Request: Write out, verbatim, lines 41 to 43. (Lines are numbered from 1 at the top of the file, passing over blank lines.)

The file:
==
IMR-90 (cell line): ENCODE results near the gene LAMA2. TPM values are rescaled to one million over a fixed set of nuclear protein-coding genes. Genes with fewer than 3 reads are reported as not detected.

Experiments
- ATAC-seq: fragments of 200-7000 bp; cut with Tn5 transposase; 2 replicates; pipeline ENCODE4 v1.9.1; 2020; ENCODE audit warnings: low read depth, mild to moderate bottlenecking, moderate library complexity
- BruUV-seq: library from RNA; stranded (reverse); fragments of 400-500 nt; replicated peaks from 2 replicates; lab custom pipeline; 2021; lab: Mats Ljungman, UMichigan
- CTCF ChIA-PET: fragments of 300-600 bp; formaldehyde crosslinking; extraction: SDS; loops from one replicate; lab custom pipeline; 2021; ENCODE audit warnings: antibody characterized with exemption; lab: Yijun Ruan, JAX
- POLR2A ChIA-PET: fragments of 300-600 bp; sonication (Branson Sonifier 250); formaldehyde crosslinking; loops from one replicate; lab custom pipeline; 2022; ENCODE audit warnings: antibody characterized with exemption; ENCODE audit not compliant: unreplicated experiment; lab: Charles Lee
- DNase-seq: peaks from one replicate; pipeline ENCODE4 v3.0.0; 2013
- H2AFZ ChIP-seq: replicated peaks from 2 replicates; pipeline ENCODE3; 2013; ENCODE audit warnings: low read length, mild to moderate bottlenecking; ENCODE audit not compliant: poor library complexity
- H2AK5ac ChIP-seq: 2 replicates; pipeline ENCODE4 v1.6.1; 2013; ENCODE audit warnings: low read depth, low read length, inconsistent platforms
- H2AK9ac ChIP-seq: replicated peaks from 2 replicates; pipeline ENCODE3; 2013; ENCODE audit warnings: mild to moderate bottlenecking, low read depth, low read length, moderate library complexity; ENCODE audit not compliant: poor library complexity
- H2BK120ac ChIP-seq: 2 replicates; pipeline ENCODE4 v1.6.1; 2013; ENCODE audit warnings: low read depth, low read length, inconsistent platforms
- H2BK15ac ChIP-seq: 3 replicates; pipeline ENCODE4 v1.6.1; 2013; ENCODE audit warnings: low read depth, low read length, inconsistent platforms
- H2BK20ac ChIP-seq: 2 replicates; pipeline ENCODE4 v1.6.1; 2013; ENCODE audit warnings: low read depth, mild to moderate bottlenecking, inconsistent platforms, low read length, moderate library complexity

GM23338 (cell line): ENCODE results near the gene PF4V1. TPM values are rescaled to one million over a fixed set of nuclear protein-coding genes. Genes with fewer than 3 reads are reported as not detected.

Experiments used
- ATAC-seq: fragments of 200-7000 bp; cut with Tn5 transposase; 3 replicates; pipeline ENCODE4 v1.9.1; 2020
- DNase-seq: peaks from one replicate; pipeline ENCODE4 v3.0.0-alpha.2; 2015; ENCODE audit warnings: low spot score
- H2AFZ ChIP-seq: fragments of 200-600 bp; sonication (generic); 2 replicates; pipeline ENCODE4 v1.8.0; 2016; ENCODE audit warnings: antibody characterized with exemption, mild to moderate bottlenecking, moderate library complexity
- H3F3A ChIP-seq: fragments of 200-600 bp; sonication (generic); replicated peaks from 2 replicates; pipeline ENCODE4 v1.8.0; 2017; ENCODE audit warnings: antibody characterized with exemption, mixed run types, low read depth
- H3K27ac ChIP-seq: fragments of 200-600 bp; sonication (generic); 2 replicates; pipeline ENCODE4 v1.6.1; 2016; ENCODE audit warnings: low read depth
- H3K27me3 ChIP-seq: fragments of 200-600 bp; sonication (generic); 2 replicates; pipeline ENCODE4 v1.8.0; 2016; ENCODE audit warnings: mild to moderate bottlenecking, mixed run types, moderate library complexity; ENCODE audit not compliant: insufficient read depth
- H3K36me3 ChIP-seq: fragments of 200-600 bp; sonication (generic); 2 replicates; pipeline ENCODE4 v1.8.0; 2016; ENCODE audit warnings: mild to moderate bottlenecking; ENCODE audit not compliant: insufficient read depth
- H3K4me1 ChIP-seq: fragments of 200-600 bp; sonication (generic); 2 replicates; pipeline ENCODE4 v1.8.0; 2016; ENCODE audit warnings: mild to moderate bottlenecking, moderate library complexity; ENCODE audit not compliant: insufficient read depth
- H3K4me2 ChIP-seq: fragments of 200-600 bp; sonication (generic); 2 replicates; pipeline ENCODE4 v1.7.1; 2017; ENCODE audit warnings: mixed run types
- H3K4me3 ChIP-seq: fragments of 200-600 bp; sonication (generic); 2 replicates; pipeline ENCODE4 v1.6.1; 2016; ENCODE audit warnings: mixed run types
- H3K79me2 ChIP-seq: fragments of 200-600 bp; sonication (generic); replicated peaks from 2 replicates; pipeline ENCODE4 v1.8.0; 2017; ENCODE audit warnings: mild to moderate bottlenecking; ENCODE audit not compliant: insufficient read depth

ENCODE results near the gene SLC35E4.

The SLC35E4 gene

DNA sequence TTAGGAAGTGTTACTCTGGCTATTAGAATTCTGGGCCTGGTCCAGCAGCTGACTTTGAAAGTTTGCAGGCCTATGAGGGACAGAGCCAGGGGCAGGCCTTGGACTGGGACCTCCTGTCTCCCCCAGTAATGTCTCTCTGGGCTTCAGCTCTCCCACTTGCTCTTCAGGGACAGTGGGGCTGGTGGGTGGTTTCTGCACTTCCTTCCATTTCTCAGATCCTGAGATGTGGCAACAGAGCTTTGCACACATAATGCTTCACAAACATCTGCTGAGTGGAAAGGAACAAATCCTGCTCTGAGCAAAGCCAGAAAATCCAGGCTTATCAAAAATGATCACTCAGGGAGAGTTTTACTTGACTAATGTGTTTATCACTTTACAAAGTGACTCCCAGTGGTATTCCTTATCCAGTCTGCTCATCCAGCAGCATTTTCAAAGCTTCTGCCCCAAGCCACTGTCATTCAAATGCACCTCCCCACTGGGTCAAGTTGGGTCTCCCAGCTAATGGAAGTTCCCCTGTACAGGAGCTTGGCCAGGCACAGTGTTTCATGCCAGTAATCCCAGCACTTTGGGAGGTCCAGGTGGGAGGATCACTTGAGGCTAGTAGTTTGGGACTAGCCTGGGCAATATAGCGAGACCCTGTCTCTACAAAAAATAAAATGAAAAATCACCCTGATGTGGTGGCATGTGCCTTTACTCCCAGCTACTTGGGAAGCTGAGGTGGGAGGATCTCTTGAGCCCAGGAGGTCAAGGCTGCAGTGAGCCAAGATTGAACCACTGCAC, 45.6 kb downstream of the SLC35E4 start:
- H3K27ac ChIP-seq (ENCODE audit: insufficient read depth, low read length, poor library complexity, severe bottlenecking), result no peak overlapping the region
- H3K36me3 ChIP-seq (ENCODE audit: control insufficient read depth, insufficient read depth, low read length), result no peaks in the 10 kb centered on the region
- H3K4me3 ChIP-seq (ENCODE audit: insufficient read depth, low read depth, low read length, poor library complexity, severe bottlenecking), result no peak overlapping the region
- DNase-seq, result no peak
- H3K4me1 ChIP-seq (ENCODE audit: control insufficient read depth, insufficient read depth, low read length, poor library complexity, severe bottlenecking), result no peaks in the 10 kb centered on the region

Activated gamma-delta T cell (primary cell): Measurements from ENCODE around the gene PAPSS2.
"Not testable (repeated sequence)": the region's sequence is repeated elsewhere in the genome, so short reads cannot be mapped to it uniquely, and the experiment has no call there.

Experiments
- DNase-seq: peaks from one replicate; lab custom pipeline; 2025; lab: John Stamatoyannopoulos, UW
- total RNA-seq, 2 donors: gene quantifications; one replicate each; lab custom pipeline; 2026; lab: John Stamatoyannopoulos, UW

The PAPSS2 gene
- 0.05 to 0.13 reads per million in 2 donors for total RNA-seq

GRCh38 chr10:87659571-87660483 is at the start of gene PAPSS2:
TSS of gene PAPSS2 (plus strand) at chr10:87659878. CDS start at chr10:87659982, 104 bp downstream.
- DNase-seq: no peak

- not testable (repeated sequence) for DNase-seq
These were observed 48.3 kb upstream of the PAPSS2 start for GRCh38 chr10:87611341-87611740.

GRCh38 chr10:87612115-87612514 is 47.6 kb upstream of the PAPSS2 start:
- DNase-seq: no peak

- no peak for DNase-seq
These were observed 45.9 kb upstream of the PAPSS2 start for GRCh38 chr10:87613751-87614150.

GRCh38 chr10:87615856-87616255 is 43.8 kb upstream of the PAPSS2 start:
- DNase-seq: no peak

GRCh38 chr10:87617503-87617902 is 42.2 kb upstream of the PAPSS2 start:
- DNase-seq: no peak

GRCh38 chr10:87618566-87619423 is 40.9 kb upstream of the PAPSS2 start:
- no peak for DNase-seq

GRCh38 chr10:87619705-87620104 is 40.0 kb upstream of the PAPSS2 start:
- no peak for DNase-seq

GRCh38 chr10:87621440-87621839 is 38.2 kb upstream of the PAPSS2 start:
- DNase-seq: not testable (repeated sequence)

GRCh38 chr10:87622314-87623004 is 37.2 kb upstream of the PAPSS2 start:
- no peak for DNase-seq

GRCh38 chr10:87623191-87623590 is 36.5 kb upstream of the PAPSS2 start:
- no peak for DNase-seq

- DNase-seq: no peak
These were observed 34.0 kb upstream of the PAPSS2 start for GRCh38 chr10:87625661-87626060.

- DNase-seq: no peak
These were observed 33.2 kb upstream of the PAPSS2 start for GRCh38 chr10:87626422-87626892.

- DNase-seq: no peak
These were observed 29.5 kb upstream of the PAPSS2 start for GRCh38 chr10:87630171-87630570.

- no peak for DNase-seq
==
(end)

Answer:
- 0.05 to 0.13 reads per million in 2 donors for total RNA-seq

GRCh38 chr10:87659571-87660483 is at the start of gene PAPSS2:
TSS of gene PAPSS2 (plus strand) at chr10:87659878. CDS start at chr10:87659982, 104 bp downstream.